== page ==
Public policy consultancy is about striking quick alliances and empowering others — but also about knowing when you have to strike out on your own.
Pathways are never linear. You seize whatever window of opportunity you manage to open to impact public policy and get things done. I wrote the National Lifelong Learning Strategy, chaired a commission on the future of post-secondary education, brokered the establishment of the National Skills Council, and set up new media strategy and literacy courses at the University of Malta. Increasingly disenchanted with the hegemony of social media by platform capitalism, PPC and native advertising, I had gravitated towards a mild form of OER activism, preparing the groundwork for what would become the Commonwealth Centre for Connected Learning.
Serendipity led me to the blockchain.
On 31 May 2016, Dan Hughes from Learning Machine called me from a car park in Cambridge, Boston, and told me his company was working with the MIT Media Lab to create an open standard for blockchain credentials. I heard the word ‘credentials’ and asked if the blockchain — whatever it was — could facilitate my latest project, to develop a resilient framework for the accreditation of portable, digital learning. Dan suggested we should lock a date in our diaries in the fall so I could meet his partner Chris Jagers, who had moved to Boston to work alongside Philipp Schmidt, Director of Learning Innovation at the Media Lab. The three of us spent a sparkling blue October day in 2016 at the MIT Media Lab, with the conversation meandering from cryptographic hash functions and the need for open standard protocols to the reconstruction of refugee credentials and the disruption of the 20th century education system through modular, portable plug and play models. Somewhere along the line, we discussed the opportunity the blockchain provided to nation states amenable to the idea of open education and emerging technologies as a fast-track to learner empowerment.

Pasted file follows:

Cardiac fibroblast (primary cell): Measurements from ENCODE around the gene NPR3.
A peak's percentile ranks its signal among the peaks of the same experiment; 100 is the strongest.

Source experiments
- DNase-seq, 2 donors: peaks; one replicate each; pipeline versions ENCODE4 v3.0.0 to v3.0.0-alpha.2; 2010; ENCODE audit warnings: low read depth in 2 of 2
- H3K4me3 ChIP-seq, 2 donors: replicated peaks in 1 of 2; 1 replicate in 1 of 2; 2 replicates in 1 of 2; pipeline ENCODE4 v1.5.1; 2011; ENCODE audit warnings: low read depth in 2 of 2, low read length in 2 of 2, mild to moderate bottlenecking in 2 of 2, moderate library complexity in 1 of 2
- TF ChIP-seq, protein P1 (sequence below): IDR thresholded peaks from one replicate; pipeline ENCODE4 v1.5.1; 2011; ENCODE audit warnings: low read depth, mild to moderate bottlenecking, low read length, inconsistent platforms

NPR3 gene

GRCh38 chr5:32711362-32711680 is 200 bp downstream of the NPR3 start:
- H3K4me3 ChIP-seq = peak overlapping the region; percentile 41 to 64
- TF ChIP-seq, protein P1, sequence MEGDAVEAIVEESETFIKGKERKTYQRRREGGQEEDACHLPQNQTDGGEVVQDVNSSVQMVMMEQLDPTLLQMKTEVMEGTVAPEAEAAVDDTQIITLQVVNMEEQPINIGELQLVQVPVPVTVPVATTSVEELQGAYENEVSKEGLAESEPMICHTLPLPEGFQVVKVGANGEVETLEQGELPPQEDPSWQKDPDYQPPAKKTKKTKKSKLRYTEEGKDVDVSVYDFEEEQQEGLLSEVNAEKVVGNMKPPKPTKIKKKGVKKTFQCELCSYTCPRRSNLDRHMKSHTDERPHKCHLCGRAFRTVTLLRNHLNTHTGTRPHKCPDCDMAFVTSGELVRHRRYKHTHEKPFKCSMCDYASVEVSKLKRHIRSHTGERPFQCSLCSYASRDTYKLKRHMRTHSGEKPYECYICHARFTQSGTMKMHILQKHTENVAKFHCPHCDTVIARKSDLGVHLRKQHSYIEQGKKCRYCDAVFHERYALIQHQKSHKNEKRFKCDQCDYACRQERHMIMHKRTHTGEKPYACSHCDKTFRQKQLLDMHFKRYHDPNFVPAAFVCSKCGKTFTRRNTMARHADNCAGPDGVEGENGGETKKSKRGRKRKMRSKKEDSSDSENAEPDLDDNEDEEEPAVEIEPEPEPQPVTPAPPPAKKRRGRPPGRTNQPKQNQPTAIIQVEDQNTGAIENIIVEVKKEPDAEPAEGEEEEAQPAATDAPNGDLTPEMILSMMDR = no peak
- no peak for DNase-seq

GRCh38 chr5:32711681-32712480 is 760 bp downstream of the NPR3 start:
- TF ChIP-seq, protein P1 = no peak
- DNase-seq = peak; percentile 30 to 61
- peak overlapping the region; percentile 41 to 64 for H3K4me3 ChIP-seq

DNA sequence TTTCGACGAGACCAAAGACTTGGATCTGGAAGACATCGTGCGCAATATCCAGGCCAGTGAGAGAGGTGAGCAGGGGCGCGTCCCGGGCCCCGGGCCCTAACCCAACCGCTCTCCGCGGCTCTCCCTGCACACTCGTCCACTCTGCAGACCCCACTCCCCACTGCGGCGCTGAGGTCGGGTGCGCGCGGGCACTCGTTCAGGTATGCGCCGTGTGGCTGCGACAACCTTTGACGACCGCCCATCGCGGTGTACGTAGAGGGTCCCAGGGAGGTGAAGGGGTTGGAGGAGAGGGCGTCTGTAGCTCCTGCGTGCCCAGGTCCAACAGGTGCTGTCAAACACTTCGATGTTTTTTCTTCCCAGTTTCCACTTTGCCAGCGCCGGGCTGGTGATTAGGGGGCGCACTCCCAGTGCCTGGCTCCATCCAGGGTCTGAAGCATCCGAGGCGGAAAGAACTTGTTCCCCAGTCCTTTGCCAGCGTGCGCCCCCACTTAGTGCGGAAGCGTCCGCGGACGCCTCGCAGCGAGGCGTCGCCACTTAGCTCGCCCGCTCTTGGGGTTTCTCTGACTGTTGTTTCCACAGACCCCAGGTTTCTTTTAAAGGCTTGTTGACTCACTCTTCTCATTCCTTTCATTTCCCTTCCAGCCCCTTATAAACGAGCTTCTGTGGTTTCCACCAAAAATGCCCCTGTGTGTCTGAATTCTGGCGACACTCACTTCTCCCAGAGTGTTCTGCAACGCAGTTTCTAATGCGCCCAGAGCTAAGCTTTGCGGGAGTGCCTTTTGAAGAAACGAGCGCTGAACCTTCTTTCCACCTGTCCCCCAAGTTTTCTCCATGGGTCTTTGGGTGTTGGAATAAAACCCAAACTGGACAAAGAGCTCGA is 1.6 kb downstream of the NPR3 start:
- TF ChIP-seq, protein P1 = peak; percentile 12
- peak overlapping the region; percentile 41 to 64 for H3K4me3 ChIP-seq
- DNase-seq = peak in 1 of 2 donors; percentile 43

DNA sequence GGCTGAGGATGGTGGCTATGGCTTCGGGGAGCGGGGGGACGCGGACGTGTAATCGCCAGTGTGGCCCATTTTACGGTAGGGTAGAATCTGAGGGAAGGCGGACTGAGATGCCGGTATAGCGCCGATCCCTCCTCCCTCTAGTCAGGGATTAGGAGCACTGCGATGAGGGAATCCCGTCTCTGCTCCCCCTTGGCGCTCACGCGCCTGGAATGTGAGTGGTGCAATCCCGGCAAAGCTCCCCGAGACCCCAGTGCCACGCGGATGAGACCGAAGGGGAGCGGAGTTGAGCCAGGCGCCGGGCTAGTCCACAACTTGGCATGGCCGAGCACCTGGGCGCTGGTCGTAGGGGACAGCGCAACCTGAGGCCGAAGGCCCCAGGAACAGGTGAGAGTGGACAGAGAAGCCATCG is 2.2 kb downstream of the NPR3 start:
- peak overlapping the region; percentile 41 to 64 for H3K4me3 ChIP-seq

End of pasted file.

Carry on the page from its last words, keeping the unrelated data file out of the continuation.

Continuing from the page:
For me, the blockchain was never about cryptocurrencies and tokens.
It was the notion of distributed ledgers and disintermediation of power systems that got me going, along with a hunch that an EdTech project which would provide young people with ownership of their credentials and transcripts would resonate with policy makers in my country.
Things started to snow-ball. In January 2017, during an EU conference I chaired on Digital Education, the Ministry for Education & Employment in Malta signed an MOU with Learning Machine to explore the feasibility of blockchain credential pilots. In May, I was at the ASU GSV Summit talking about nation-state pilots. By September 2017, we had identified four tangible, nation-state pilots in Malta that would result in credentials being notarised on the blockchain using the Blockcerts open standard — and we got to work.